The Flutie Effect: The Influence of College Football Upsets and National Championships on the Quantity and Quality of Students at a University

Austin F. Eggers
Peter A. Groothuis
and Parker T. Redding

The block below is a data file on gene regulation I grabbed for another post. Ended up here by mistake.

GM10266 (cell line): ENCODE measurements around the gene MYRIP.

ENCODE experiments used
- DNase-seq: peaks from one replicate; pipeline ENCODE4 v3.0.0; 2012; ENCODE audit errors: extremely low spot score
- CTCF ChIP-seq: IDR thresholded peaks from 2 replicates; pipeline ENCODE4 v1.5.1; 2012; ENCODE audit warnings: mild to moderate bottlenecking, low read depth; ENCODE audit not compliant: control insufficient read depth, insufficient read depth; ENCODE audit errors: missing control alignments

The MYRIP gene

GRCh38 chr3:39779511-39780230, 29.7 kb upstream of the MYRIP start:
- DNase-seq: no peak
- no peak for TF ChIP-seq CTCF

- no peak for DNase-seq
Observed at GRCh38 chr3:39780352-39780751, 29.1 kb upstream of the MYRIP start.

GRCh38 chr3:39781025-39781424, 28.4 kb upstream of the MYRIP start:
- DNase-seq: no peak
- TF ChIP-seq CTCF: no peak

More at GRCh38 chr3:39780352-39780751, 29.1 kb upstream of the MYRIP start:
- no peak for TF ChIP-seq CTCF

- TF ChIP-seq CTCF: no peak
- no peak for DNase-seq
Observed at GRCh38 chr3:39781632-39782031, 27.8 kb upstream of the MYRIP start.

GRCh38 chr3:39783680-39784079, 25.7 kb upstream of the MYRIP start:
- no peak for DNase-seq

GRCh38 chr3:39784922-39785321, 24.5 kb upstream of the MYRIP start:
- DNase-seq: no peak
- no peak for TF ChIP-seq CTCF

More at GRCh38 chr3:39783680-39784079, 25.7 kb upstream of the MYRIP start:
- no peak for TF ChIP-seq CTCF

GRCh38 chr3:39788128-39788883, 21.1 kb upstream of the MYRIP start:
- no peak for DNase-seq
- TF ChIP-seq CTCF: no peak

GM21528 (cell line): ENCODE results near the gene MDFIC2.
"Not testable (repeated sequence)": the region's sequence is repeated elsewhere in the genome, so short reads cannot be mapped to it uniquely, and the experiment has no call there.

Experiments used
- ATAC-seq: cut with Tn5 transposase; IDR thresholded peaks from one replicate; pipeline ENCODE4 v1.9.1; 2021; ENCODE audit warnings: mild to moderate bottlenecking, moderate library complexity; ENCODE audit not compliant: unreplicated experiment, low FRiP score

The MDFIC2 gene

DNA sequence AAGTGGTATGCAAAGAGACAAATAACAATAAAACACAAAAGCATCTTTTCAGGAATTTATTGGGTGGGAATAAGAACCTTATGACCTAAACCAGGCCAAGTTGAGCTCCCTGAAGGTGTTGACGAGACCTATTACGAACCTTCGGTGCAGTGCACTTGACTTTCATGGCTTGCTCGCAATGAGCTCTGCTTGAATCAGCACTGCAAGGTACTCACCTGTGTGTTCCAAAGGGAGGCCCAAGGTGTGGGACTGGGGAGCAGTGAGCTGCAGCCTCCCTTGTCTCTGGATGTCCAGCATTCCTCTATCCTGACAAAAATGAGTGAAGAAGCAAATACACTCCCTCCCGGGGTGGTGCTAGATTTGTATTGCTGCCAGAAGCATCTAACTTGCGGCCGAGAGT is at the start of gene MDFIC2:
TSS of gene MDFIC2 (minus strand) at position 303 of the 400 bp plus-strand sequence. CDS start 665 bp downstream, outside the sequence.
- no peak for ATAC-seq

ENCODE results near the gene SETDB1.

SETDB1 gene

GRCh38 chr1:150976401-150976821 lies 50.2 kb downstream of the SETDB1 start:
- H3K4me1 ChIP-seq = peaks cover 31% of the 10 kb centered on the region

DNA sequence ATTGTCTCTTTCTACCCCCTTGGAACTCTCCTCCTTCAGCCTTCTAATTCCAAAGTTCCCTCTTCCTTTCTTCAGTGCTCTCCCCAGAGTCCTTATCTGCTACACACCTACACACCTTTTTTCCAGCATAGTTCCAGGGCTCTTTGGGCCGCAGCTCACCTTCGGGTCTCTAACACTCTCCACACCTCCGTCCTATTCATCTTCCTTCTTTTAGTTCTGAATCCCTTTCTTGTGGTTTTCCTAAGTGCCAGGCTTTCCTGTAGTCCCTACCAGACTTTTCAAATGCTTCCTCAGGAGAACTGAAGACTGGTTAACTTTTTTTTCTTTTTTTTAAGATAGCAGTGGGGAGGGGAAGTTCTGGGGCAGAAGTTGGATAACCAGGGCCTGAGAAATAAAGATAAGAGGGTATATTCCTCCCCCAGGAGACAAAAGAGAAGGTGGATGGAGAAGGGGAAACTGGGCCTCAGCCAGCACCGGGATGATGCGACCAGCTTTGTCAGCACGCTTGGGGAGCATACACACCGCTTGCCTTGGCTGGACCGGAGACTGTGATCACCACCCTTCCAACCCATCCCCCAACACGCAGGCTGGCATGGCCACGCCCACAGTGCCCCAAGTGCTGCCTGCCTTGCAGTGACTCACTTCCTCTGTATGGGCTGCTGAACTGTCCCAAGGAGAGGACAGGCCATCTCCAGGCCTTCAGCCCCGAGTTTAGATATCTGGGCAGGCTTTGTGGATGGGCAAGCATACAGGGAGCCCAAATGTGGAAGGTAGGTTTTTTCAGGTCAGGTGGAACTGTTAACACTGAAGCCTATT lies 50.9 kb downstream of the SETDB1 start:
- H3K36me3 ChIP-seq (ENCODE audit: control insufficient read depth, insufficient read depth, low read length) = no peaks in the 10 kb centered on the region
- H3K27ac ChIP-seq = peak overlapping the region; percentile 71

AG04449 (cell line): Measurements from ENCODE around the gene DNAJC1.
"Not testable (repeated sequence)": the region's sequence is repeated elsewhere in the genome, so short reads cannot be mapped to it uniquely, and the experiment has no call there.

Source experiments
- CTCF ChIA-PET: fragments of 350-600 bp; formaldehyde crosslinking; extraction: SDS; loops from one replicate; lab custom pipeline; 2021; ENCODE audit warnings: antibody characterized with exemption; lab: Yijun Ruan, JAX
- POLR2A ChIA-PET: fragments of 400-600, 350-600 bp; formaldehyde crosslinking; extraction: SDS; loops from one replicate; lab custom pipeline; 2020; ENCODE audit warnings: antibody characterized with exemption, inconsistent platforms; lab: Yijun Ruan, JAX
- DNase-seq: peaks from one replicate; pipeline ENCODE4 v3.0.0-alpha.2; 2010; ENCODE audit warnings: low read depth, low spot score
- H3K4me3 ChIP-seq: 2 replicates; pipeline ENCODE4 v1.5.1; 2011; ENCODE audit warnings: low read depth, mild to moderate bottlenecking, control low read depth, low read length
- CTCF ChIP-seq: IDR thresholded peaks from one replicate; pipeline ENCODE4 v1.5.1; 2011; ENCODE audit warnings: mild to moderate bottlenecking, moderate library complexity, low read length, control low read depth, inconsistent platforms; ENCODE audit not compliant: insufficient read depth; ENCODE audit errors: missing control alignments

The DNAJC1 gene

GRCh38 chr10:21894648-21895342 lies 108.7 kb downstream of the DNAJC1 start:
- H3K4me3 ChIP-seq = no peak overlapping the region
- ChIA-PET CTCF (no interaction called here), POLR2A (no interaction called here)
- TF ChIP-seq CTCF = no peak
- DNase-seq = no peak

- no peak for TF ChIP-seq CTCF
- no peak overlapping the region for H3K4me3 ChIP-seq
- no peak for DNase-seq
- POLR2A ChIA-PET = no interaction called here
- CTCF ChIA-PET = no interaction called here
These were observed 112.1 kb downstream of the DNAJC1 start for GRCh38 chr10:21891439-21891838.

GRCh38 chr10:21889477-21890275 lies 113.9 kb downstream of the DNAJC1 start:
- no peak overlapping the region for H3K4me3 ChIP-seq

Using a panel study of universities, we find that football success, as measured either by an upset win or winning a national championship, increases applications and enrollment at a university. Surprisingly, we further find that losing an upset game also increases student enrollment numbers. When examining the academic quality of incoming students following one of these events, we encounter mixed results. Our findings indicate that winning a national champion-ship lowers the number of students enrolling at a school from the top 10%, and between the top 10% to top 25%, of their high school class. However, we also find that winning either a national championship or an upset victory in-creases the average high school grade point average of students who choose to enroll at the school. Overall, our results suggest that athletics serve as a consumption amenity, leading students to apply and enroll at the university.